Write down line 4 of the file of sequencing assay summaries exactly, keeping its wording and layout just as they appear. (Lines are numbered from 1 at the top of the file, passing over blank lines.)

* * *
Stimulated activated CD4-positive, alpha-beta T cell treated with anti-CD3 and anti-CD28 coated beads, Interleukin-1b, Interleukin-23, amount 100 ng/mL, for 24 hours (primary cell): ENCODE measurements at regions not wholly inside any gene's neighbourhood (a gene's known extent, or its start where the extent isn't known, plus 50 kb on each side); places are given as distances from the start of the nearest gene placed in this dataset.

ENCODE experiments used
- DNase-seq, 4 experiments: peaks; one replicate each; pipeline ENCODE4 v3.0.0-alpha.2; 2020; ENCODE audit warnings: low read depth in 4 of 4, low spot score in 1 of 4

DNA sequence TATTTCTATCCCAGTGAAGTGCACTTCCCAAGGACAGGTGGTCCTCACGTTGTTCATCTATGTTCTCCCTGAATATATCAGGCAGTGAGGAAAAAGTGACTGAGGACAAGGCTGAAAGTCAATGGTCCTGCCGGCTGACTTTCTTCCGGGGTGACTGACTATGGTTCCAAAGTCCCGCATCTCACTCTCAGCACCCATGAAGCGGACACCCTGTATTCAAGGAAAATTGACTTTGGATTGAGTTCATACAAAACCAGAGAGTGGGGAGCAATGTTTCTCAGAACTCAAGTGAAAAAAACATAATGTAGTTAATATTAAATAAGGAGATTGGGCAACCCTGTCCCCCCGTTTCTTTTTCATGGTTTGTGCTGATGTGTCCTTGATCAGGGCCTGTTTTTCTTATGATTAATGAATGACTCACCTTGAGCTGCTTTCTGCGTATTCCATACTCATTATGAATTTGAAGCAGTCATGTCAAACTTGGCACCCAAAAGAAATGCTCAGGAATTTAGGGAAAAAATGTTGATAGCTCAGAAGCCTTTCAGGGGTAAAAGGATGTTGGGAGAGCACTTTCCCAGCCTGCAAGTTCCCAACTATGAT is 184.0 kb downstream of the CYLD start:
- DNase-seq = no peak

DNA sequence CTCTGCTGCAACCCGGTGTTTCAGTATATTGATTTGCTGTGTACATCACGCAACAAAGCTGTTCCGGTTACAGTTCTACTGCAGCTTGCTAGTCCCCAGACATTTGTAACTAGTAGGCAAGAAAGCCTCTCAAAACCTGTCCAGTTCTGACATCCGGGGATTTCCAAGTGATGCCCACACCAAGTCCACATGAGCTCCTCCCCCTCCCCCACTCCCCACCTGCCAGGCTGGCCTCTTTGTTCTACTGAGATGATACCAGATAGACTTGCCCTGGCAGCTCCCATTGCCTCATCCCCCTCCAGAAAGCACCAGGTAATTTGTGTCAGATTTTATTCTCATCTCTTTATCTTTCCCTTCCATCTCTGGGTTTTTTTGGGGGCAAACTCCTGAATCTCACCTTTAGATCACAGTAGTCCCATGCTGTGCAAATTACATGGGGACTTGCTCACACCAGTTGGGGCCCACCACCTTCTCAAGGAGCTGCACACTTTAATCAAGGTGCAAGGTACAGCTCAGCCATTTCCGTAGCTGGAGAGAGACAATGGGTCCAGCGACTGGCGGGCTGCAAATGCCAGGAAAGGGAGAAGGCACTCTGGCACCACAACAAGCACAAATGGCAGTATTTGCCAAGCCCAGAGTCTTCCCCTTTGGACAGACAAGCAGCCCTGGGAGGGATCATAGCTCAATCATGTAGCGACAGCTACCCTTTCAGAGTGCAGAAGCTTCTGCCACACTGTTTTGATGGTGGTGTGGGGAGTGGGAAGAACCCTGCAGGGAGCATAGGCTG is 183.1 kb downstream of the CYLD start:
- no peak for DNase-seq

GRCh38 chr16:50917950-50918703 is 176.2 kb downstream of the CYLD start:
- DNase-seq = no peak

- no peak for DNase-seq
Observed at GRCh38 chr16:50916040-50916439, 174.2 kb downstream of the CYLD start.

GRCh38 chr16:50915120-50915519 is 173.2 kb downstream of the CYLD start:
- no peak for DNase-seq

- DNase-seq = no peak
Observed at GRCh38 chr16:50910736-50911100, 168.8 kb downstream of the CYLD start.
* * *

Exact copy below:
DNA sequence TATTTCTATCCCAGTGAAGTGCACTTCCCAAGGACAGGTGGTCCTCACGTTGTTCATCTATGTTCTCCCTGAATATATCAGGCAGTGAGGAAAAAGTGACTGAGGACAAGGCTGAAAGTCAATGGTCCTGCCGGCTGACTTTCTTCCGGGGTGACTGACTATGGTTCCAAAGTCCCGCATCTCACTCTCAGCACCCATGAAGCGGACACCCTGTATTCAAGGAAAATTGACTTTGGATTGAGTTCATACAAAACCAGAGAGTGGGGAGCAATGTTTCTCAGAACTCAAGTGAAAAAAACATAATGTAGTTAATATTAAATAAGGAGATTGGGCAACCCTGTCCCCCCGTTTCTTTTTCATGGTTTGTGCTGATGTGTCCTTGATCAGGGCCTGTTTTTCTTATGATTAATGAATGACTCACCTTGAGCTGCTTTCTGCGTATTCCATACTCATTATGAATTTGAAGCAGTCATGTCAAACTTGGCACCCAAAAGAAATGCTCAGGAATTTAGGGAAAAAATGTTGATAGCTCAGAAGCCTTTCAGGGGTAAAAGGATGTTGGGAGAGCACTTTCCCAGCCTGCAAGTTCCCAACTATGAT is 184.0 kb downstream of the CYLD start: